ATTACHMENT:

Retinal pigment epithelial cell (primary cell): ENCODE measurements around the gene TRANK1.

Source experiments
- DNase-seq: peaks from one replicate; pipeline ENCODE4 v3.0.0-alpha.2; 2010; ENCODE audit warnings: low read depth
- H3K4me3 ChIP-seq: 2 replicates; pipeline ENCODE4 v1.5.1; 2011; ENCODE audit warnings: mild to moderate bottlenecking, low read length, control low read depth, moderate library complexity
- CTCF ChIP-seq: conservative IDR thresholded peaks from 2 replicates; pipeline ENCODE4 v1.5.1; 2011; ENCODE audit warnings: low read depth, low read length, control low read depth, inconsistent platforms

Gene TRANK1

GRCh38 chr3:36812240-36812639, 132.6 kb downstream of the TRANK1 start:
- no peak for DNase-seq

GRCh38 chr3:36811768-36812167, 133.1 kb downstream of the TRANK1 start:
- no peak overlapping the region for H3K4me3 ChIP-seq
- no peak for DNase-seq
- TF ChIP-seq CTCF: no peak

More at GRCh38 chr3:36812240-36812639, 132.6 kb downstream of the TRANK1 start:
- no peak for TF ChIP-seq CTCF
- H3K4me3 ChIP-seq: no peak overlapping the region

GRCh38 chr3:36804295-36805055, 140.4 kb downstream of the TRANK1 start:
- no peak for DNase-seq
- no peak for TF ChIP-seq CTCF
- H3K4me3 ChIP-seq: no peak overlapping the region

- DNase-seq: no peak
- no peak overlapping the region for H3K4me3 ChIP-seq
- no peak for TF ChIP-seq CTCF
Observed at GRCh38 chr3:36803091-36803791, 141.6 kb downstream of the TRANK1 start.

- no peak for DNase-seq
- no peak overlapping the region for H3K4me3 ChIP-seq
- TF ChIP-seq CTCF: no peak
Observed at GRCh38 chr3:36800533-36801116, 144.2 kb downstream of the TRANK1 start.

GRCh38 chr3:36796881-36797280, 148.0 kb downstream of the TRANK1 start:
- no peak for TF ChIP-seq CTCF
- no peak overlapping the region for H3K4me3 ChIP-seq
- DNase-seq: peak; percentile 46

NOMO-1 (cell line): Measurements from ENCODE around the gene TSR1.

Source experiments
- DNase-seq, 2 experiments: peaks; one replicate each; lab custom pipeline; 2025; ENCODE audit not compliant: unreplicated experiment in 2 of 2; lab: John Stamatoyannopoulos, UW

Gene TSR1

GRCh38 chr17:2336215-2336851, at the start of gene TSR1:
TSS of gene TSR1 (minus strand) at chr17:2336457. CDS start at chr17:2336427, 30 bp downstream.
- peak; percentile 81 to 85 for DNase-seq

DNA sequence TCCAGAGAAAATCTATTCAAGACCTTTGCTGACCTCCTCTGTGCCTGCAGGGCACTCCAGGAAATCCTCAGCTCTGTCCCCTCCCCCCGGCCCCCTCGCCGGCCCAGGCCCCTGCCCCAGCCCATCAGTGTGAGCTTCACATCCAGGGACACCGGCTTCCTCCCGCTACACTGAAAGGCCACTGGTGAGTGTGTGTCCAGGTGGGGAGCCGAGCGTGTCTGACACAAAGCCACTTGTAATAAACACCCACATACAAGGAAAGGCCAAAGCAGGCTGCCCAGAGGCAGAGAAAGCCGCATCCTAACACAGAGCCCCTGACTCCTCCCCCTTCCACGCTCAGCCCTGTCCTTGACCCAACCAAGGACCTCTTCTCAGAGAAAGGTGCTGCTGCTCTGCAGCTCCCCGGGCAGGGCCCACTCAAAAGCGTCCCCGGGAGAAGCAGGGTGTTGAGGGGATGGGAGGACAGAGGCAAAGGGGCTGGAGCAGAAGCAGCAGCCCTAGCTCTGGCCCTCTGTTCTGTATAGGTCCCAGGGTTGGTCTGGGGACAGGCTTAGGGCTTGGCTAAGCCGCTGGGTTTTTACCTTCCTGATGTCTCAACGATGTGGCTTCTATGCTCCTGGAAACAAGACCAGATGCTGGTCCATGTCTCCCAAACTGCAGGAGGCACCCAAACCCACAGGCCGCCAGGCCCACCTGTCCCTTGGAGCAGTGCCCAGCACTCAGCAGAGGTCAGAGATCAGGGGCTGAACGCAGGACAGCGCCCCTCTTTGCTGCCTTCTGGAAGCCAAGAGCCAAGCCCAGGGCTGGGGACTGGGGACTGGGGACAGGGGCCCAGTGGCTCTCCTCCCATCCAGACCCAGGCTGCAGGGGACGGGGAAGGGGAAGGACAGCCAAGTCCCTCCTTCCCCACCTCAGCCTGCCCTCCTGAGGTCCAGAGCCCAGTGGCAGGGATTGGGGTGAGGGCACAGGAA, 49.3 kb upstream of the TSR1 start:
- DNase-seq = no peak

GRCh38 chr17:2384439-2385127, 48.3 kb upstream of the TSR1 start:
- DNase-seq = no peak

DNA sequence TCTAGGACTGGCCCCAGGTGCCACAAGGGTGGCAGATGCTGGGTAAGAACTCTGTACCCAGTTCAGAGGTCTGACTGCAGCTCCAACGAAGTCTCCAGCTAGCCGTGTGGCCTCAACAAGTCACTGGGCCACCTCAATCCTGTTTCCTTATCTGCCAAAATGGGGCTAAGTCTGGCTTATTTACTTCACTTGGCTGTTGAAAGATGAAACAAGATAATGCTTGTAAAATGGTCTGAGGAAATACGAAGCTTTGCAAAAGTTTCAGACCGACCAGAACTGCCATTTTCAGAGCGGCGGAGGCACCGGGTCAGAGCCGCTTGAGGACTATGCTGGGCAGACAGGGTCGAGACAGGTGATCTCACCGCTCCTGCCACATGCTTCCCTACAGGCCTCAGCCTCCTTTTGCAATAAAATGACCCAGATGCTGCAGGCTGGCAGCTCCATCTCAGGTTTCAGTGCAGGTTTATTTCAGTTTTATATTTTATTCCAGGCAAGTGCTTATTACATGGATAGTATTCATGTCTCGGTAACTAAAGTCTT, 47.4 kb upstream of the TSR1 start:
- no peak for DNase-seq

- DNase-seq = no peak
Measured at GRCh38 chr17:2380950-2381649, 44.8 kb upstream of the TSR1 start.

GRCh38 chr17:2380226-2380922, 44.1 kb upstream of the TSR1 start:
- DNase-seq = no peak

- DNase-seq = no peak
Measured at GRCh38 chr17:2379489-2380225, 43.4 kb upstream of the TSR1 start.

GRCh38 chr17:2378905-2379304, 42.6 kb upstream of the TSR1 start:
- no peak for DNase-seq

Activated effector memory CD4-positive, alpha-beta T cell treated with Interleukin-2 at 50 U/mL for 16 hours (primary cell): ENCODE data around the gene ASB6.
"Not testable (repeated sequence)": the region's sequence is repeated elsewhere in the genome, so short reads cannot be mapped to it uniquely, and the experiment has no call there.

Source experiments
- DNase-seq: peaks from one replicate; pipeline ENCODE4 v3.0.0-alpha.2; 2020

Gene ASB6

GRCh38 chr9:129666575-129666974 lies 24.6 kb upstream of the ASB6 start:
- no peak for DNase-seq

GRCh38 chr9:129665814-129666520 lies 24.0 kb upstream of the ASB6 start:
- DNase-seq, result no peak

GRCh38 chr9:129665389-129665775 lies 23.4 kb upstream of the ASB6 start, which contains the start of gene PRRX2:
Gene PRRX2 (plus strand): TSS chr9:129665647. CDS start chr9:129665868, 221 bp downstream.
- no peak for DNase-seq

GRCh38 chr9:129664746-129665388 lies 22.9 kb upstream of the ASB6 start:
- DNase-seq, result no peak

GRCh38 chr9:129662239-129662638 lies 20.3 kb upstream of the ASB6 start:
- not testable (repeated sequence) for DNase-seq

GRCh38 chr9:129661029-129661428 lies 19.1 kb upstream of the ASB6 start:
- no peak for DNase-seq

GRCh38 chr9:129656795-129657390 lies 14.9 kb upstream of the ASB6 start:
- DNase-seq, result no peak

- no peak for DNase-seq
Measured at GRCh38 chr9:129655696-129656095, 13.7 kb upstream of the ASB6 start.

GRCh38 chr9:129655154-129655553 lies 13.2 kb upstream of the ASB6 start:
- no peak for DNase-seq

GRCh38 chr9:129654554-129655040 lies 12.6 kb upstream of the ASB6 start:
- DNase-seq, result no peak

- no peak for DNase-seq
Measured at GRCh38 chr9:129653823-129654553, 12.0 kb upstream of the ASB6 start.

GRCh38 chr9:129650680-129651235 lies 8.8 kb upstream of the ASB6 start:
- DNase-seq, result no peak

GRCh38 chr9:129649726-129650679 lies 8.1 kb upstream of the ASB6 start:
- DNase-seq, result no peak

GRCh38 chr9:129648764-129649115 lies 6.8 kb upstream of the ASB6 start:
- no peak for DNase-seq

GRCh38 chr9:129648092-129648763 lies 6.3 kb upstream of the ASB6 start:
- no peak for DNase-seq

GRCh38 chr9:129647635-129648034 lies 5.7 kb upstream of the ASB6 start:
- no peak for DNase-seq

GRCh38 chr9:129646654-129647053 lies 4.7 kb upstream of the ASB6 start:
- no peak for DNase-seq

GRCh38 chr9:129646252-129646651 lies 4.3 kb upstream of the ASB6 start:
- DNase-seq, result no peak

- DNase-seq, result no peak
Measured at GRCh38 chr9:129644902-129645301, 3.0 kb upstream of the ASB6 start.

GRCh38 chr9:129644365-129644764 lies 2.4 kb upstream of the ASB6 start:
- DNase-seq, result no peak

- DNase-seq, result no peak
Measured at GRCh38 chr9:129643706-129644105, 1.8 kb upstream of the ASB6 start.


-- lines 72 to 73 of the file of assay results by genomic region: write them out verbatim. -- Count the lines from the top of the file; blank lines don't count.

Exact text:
- DNase-seq, result no peak

- no peak for DNase-seq